There’s a lot to think about as you prepare for retirement. Not only do you have to consider how much you should save by the time you retire, but you’ll also need to plan for how you’ll spend all your time, how much you’ll receive in Social Security benefits and more.
There’s one factor many workers don’t account for as they plan for their senior years, and it could cost them tens or even hundreds of thousands of dollars.
The retirement expense that can cost more than you think
Nearly half (48%) of workers say they haven’t accounted for health care expenses in their retirement plan, a report from the Transamerica Center for Retirement Studies and the Aegon Center for Longevity and Retirement found. Of those who don’t plan for this expense, nearly 30% admit it’s because they simply never thought about it before, and 26% say they expect the public health care system to take care of their expenses.
If you don’t prepare for health care costs in retirement, you could be in for a costly surprise. Even with Medicare coverage, you’ll be responsible for certain expenses, including premiums, deductibles, co-pays and coinsurance. These costs can add up. The average retiree spends about $4,300 per year on out-of-pocket health care costs, according to a study from the Center for Retirement Research at Boston College.
This number doesn’t include costs associated with long-term care – which can be one of the most significant expenses you’ll face in retirement. Approximately 70% of retirees will need long-term care eventually, according to the U.S. Department of Health and Human Services, and those who do need this type of care require it for an average of three years.
If you need long-term care, you can expect to spend a good chunk of change. The average semiprivate room in a nursing home costs more than $6,800 per month, and if you spend three years in a nursing home, that comes out to nearly $250,000 on long-term care alone. Medicare typically won’t cover long-term care, so you’ll be left to foot this massive bill out-of-pocket.
All of these expenses can take a huge bite out of your retirement fund, so the more you can prepare for them ahead of time, the better off you’ll be.
How to prepare for health care in retirement
It can be challenging to prepare for medical expenses because nobody knows exactly how much care they’ll need in retirement. You may never need long-term care and can get by spending only on Medicare premiums and other routine costs, in which case your health care expenditures will be minimal. Or you may develop costly health problems and need several years of long-term care, which could lead to hundreds of thousands of dollars in out-of-pocket costs.
Although you can’t prepare for every expense you’ll face, it’s a good idea to plan for everything, just in case. First, think about how much you’ll pay for Medicare coverage. Original Medicare consists of Part A and Part B. Retirees typically won’t pay a premium for Part A coverage, but you will face a deductible of $1,408 per benefit period. For Part B, the standard premium is about $144 per month, and the deductible is $198 per year.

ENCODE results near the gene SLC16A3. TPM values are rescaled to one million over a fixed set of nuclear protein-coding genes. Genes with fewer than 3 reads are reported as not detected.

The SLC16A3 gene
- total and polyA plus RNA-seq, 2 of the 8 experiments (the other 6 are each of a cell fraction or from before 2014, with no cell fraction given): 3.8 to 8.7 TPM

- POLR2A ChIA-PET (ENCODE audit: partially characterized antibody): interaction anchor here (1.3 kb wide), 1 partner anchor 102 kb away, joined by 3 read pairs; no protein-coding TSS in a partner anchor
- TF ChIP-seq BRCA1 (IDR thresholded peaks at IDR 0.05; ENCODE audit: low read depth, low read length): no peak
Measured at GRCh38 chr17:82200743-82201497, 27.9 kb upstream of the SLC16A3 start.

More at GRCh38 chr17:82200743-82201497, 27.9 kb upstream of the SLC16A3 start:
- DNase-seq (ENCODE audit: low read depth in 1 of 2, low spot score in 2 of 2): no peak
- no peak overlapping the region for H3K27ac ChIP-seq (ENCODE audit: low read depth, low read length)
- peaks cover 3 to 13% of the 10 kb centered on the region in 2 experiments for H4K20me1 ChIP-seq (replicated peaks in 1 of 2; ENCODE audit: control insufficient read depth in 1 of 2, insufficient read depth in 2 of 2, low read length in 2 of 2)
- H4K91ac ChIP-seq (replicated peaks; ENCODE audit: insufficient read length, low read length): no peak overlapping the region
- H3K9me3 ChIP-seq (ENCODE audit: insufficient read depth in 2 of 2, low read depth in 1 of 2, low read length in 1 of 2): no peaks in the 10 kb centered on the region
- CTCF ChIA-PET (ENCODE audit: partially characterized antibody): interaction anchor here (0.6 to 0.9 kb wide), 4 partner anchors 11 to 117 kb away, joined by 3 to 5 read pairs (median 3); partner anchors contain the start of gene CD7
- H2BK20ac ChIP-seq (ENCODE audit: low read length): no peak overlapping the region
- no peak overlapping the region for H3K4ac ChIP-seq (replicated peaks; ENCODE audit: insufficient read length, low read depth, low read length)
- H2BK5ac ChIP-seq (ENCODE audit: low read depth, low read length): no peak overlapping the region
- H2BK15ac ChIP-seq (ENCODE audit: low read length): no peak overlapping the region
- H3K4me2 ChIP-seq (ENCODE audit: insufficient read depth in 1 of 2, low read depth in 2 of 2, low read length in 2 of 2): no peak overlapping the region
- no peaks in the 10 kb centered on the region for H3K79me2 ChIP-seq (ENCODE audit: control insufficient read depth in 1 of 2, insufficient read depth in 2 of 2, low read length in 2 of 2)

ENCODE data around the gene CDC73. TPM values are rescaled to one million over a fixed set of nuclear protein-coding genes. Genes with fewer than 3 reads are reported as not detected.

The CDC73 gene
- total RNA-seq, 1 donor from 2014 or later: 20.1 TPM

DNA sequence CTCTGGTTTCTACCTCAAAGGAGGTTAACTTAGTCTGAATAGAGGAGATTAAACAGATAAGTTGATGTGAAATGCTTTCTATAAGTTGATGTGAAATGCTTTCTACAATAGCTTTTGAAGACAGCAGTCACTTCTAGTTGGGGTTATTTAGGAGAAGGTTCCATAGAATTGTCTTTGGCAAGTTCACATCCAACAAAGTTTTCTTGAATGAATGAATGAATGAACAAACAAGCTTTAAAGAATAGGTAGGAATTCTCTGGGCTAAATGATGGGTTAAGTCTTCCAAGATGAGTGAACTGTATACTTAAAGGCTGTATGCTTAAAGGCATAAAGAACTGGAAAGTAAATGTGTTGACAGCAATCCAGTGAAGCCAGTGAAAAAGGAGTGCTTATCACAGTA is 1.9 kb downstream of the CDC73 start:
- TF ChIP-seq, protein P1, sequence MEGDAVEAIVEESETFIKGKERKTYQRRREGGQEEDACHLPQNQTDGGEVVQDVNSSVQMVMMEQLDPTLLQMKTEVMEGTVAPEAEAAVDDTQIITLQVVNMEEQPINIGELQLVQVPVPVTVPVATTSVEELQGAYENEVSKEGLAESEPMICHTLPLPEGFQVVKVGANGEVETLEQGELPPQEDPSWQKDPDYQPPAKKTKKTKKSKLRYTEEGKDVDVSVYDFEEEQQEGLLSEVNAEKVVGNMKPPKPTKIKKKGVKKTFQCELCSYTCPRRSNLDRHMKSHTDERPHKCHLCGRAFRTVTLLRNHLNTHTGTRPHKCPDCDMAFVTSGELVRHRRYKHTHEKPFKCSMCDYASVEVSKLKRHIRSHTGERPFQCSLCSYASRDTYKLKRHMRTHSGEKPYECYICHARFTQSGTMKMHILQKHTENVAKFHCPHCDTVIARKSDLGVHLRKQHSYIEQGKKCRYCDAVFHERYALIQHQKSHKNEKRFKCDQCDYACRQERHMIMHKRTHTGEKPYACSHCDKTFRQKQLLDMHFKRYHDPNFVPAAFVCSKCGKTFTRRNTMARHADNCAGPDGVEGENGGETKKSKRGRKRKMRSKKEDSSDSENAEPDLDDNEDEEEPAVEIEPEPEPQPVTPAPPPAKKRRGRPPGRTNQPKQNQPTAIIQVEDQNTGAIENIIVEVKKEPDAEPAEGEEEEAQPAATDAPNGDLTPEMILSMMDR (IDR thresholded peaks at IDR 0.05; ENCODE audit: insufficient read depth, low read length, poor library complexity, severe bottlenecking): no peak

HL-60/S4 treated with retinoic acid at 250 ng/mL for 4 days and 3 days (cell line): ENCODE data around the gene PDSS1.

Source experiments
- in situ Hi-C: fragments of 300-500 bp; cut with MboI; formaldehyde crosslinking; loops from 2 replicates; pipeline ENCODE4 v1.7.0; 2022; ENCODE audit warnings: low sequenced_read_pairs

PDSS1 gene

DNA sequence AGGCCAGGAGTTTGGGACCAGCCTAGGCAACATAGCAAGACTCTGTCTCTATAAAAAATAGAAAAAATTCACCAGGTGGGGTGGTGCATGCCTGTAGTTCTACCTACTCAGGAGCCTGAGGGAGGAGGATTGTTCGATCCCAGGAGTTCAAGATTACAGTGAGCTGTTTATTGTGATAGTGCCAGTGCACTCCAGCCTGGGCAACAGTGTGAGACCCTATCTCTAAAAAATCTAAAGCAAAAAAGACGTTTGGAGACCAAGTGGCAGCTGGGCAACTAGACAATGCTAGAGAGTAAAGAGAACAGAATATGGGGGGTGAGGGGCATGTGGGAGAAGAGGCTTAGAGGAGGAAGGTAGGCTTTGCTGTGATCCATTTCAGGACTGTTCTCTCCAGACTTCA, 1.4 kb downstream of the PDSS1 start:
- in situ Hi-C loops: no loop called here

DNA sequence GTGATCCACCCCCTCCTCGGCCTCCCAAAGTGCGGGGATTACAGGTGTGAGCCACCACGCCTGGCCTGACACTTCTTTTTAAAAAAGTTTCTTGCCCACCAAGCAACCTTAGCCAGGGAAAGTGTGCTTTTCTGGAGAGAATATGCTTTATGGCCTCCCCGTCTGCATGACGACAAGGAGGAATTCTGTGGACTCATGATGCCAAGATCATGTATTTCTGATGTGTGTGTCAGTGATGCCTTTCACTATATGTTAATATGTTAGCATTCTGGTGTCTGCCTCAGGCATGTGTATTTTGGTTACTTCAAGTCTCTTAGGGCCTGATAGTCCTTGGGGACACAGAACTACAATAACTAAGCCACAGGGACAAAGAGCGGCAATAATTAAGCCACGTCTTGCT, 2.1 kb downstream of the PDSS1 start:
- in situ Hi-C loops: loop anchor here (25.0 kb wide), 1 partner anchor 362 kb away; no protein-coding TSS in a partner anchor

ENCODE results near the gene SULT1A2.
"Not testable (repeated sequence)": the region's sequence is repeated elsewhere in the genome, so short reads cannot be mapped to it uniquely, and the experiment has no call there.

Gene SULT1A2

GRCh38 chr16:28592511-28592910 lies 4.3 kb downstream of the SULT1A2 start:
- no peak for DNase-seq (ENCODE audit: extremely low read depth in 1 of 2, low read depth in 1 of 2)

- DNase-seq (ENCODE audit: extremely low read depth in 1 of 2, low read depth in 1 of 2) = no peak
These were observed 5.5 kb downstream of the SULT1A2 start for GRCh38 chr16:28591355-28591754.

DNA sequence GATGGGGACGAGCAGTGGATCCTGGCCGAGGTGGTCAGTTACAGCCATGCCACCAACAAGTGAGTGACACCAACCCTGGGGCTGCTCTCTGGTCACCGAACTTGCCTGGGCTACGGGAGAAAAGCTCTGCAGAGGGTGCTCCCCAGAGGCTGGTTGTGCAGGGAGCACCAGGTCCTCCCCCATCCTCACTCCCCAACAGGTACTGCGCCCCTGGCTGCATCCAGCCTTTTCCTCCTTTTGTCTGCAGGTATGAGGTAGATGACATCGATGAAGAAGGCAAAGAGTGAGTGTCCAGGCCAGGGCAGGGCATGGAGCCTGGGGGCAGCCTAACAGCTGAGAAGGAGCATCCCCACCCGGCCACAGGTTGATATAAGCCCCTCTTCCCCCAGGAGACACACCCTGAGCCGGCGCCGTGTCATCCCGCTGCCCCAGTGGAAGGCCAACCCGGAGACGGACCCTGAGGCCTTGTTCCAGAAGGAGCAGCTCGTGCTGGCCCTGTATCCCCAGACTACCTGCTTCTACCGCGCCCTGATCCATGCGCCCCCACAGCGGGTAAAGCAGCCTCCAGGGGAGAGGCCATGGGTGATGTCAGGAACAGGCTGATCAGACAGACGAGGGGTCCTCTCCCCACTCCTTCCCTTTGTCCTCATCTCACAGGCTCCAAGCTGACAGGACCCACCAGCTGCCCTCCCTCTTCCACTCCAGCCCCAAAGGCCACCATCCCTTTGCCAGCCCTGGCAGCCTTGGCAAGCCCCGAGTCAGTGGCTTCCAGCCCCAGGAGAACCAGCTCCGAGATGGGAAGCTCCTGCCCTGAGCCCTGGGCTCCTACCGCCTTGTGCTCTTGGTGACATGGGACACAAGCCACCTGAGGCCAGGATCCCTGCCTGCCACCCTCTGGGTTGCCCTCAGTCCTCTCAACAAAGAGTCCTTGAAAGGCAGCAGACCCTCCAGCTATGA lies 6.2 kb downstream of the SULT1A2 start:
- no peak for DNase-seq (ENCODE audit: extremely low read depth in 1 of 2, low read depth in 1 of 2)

Keep in mind that Original Medicare does not cover routine dental or vision care (which includes teeth cleanings, fillings, yearly eye exams, prescription glasses, etc.), nor does it cover prescription drugs. For this type of coverage, you’ll need to enroll in a separate plan such as Medicare Part D or a Medicare Advantage plan – which will be an additional cost.
To prepare for long-term care, you have a couple of options. First, you could sign up for California long-term care insurance. This type of insurance could greatly reduce the amount you’ll pay out-of-pocket if you need long-term care, but it can be pricey – especially the longer you wait to sign up. The average 55-year-old couple can expect to pay about $2,500 per year in premiums, according to the American Association for Long-Term Care Insurance, but the older you are when you sign up, the more you’ll pay.
Another option to help pay for medical expenses is to start saving in a health savings account (HSA). An HSA is similar to a retirement account in that you can invest your money, let it grow for years, then withdraw it during retirement. However, there are extra tax benefits with an HSA: Not only are your contributions tax-deductible upfront, but your withdrawals are also tax-free as long as the money goes toward medical expenses.
Health care expenses certainly aren’t the most exciting aspect of retirement, which makes them easy to overlook as you plan. But if you don’t account for these costs, it could come back to hurt you. By preparing the best you can now, you’ll ensure health care expenses won’t catch you off guard.
Article Courtesy of – Katie Brockman The Motley Fool
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